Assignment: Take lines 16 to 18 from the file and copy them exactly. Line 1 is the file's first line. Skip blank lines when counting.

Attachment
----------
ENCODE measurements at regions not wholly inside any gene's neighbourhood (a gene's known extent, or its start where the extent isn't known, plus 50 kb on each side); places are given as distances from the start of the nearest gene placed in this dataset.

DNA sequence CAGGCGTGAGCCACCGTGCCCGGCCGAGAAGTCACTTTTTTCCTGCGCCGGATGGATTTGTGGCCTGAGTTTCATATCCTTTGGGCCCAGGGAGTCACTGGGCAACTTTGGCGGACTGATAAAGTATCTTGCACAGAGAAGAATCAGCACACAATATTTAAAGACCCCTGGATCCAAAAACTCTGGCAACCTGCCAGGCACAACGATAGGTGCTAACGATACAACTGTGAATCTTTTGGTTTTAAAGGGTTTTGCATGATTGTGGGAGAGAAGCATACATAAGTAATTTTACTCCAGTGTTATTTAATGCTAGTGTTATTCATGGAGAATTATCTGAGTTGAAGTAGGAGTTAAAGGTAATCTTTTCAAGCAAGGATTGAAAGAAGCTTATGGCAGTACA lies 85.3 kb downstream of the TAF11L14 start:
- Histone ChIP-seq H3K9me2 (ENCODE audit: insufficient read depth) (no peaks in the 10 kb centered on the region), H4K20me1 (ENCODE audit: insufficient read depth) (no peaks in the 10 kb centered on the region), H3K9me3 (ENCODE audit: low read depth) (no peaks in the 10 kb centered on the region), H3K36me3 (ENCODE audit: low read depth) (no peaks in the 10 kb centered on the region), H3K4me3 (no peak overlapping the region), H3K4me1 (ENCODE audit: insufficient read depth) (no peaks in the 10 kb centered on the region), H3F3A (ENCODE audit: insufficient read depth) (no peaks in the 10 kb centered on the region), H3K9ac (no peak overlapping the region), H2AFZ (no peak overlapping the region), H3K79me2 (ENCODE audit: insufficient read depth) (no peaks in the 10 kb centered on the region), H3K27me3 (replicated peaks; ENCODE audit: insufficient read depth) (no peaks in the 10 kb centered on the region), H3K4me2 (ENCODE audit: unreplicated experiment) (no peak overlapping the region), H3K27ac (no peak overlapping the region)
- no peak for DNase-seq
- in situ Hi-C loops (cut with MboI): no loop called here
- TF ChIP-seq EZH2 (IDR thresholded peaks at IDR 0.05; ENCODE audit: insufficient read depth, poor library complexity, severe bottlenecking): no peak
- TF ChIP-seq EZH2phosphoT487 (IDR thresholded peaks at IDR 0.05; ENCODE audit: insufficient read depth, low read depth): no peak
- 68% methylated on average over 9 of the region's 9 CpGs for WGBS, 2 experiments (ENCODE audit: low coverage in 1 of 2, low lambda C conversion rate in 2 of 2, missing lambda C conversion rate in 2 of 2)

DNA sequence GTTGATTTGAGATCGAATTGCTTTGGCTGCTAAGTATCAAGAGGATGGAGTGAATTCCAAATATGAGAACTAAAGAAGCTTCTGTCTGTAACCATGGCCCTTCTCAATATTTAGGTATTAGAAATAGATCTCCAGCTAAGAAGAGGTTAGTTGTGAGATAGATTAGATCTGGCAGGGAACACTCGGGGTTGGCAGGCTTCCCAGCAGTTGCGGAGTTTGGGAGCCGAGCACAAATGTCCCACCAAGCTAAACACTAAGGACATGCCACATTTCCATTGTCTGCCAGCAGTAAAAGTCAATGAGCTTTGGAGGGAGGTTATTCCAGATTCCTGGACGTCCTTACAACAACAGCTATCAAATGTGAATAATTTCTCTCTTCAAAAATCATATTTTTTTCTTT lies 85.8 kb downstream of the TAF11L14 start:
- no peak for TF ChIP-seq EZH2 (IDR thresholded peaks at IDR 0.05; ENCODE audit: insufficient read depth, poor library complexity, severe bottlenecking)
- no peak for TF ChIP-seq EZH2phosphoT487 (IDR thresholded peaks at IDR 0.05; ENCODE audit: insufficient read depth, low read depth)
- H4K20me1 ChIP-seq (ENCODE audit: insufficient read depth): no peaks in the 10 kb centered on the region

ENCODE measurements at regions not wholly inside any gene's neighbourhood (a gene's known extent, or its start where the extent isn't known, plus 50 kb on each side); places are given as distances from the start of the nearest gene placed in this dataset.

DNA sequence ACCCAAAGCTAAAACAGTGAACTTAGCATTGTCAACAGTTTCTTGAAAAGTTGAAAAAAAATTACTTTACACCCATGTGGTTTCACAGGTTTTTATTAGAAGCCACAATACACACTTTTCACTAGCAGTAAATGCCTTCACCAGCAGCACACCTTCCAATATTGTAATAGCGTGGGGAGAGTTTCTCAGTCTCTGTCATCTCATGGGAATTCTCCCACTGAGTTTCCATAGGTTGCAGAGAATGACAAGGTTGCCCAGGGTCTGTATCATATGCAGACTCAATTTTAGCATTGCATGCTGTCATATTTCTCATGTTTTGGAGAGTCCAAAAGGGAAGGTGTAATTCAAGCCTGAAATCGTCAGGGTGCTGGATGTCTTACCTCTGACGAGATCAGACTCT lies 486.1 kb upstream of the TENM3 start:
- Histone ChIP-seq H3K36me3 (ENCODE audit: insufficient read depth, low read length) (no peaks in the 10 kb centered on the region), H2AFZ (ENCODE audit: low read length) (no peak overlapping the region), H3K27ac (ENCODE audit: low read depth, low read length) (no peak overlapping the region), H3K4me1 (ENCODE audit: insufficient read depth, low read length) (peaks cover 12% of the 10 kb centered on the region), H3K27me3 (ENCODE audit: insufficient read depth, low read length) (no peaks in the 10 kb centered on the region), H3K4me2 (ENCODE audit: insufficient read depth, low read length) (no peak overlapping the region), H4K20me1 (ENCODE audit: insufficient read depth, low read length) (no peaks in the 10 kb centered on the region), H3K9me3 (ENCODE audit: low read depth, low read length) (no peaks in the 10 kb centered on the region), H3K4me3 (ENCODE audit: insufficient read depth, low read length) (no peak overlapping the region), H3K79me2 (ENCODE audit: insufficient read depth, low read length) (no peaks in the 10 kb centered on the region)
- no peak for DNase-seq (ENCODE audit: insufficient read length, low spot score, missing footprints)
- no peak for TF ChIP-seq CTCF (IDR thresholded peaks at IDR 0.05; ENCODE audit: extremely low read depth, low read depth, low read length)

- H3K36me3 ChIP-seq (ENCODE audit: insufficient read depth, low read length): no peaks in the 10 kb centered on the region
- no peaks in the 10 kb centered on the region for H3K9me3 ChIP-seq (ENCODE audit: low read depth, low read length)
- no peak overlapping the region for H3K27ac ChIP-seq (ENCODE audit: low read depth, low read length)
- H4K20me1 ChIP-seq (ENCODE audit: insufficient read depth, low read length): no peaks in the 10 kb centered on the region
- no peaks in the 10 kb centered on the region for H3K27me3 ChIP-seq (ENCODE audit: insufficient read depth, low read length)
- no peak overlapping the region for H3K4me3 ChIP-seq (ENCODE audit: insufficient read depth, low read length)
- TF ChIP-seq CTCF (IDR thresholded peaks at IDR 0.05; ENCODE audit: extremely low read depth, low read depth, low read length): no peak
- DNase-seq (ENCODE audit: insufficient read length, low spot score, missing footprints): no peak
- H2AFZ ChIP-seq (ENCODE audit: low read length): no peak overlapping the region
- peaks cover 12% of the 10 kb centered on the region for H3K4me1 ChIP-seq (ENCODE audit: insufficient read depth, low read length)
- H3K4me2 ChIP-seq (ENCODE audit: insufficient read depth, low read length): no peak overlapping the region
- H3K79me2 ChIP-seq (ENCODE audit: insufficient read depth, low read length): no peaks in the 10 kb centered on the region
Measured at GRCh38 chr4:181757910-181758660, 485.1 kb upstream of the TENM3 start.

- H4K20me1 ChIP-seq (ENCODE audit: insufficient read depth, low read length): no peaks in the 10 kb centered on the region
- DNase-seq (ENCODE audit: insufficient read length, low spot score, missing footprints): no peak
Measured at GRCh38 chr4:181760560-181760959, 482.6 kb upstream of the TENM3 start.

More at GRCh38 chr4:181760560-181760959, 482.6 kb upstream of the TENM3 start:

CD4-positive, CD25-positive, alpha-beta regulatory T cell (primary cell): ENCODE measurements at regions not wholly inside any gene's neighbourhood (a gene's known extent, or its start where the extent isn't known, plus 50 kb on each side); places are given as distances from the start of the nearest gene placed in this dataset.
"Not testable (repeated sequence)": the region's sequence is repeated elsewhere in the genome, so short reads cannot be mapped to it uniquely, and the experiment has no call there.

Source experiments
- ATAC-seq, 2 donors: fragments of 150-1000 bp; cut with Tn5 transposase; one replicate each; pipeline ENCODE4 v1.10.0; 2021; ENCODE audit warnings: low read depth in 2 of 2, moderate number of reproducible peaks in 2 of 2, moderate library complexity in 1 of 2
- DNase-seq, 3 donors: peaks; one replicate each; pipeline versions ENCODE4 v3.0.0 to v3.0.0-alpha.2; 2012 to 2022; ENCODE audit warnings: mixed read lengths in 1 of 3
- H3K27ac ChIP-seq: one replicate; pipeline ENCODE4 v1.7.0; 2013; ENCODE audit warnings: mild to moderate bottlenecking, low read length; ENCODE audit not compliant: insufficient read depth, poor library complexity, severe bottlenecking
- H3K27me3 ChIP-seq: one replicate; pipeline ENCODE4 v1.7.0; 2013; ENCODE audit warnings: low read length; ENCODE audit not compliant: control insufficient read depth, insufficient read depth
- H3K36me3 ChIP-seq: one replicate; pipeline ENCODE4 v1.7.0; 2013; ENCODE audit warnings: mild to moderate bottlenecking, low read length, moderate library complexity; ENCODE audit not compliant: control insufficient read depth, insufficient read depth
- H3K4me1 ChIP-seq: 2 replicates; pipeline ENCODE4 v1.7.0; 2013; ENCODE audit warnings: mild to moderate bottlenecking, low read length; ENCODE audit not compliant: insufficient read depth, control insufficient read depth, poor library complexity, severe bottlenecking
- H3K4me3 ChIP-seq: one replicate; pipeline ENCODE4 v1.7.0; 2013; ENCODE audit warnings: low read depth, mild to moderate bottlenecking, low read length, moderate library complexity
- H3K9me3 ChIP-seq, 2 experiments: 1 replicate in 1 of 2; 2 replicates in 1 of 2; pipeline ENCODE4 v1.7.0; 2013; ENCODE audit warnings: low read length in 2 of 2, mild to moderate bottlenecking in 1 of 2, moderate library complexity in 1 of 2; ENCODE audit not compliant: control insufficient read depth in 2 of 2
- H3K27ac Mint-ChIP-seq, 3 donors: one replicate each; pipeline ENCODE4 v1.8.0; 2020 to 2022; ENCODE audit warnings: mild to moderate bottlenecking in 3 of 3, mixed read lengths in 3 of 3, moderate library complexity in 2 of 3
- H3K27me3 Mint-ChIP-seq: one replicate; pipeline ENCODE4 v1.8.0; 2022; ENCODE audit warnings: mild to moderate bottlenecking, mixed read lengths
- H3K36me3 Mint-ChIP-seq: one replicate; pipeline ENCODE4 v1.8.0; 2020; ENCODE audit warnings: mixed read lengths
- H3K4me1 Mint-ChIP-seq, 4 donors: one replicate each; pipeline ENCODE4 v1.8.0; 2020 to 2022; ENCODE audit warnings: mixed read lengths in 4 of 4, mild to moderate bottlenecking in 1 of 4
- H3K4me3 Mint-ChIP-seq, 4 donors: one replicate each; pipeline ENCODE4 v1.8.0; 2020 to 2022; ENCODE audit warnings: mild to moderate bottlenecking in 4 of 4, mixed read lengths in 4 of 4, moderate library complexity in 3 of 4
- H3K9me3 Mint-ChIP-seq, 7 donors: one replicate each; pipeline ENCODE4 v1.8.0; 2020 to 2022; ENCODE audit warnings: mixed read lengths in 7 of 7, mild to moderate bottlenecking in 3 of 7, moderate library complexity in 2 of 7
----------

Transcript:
- no peak for DNase-seq (ENCODE audit: insufficient read length, low spot score, missing footprints)
- no peak for TF ChIP-seq CTCF (IDR thresholded peaks at IDR 0.05; ENCODE audit: extremely low read depth, low read depth, low read length)

- H3K36me3 ChIP-seq (ENCODE audit: insufficient read depth, low read length): no peaks in the 10 kb centered on the region